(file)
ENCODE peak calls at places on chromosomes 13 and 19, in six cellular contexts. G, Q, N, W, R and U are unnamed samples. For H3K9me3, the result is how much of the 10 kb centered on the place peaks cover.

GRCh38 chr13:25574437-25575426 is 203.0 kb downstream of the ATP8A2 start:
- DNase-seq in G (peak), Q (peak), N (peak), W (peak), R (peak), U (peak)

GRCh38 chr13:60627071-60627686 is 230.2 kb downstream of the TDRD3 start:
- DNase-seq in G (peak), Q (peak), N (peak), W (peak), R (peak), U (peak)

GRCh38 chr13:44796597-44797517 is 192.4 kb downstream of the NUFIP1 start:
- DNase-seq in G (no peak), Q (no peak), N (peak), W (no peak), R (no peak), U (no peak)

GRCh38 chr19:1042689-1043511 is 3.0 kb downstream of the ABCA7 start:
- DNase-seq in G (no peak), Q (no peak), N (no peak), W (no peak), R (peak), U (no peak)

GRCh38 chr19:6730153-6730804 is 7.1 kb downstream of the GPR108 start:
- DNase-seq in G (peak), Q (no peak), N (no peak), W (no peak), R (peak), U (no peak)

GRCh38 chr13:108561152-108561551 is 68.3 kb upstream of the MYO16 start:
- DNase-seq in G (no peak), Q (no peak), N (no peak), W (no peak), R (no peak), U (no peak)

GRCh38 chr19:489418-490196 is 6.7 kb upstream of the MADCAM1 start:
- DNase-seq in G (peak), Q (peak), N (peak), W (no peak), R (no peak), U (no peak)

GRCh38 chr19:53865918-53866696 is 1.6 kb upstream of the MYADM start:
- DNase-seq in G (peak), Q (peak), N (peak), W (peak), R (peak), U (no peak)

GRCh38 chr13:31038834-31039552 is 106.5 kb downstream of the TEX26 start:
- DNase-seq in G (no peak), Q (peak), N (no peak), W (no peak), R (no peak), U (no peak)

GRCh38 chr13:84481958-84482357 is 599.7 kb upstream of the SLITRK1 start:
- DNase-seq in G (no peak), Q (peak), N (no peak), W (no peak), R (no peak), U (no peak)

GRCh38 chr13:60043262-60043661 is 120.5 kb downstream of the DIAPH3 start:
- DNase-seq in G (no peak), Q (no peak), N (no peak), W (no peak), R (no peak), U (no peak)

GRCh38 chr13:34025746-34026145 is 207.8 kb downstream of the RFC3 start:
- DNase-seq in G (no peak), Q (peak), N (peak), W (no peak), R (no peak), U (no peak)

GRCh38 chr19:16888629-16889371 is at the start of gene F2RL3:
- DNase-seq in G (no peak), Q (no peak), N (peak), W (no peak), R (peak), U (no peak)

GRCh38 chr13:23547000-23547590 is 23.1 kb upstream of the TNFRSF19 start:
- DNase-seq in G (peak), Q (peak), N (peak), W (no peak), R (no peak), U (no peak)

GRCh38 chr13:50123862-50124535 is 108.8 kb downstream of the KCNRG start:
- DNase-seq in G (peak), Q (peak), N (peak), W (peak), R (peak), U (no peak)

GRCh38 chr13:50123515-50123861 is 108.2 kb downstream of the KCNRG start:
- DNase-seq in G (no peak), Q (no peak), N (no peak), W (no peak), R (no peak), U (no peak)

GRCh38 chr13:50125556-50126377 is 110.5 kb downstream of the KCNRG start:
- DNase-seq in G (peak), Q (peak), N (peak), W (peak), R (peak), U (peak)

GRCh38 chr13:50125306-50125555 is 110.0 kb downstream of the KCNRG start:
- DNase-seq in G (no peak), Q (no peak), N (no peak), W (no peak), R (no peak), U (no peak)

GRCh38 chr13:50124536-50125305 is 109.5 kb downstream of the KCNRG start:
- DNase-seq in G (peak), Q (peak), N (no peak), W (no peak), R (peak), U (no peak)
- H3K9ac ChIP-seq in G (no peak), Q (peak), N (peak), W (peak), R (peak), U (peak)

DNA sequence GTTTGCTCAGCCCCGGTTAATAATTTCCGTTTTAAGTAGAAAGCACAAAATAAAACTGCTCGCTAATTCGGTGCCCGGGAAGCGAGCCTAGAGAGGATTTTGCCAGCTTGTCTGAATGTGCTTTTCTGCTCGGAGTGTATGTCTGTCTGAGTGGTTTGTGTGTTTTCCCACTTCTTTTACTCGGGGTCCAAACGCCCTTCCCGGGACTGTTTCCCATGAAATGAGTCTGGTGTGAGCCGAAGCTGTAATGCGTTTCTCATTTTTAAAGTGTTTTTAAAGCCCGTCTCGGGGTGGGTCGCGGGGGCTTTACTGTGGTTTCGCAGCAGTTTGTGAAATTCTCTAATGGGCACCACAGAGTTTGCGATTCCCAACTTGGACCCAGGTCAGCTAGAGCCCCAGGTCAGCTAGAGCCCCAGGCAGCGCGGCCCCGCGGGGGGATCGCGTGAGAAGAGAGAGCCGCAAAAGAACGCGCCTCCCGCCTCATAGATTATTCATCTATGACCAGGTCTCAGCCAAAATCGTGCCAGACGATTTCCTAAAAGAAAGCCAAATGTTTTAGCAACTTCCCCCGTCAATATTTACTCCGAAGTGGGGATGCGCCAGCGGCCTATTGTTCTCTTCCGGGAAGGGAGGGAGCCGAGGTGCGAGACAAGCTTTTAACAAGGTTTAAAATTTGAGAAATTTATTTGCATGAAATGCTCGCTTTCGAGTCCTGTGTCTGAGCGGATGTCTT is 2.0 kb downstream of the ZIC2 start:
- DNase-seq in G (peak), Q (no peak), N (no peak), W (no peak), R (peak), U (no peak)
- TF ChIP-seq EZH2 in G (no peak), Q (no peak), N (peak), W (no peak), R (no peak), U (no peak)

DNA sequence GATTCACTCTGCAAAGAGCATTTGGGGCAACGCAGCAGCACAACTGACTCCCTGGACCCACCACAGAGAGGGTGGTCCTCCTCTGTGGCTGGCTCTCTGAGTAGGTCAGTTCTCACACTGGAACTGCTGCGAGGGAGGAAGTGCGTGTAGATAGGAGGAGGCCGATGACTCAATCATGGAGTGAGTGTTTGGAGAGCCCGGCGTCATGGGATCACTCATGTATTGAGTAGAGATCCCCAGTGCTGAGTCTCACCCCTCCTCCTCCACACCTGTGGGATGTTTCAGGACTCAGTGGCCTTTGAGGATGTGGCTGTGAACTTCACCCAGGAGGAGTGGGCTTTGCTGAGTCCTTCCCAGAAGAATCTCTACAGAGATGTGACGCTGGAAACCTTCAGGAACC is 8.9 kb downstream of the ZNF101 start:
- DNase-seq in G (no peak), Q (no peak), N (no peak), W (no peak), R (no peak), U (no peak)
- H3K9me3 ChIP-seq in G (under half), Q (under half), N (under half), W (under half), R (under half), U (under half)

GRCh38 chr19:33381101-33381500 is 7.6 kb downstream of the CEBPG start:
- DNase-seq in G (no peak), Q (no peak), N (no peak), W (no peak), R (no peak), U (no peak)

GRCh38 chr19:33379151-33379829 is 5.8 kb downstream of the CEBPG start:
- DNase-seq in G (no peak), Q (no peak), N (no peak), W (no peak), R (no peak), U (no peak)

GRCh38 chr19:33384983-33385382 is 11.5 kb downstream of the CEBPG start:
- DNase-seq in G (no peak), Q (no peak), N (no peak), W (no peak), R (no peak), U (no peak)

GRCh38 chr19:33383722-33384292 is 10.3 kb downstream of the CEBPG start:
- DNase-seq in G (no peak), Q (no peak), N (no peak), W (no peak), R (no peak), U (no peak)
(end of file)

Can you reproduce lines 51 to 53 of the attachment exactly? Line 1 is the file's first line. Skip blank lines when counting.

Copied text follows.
GRCh38 chr19:33384983-33385382 is 11.5 kb downstream of the CEBPG start:
- DNase-seq in G (no peak), Q (no peak), N (no peak), W (no peak), R (no peak), U (no peak)

GRCh38 chr19:33383722-33384292 is 10.3 kb downstream of the CEBPG start: